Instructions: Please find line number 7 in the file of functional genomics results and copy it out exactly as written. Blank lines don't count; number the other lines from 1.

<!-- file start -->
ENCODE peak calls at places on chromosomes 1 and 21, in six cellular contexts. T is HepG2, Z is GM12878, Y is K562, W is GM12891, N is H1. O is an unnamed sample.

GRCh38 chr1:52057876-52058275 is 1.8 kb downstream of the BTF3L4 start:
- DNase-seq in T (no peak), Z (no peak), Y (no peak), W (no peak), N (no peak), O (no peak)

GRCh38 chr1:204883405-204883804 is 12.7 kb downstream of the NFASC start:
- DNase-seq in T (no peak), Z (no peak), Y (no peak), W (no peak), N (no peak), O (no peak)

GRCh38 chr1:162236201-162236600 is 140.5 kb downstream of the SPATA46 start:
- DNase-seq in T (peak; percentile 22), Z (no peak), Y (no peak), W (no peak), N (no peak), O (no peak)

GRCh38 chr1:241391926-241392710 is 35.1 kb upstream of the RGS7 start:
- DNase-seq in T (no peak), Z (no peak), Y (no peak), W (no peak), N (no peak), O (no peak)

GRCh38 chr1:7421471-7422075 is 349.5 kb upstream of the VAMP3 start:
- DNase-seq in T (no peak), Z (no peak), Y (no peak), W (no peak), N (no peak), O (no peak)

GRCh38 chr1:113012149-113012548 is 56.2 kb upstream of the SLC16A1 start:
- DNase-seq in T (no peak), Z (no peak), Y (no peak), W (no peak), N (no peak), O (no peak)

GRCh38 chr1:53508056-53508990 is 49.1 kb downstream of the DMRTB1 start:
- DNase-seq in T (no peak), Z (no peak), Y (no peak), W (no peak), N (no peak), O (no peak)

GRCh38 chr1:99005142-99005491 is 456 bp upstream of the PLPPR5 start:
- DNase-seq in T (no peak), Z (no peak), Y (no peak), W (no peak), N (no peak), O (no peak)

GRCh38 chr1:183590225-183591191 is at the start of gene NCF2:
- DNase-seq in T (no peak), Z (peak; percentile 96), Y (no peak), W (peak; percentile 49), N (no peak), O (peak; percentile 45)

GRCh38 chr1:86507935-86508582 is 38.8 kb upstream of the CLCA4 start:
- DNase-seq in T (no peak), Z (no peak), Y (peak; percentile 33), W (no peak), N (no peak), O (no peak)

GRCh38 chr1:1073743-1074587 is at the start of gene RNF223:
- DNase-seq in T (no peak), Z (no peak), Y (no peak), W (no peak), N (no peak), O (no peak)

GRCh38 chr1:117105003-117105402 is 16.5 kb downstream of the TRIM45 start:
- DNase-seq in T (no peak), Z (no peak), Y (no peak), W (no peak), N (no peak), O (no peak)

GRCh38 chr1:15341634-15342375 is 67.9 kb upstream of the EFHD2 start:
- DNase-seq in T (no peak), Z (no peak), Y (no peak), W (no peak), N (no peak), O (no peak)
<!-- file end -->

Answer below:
- DNase-seq in T (peak; percentile 22), Z (no peak), Y (no peak), W (no peak), N (no peak), O (no peak)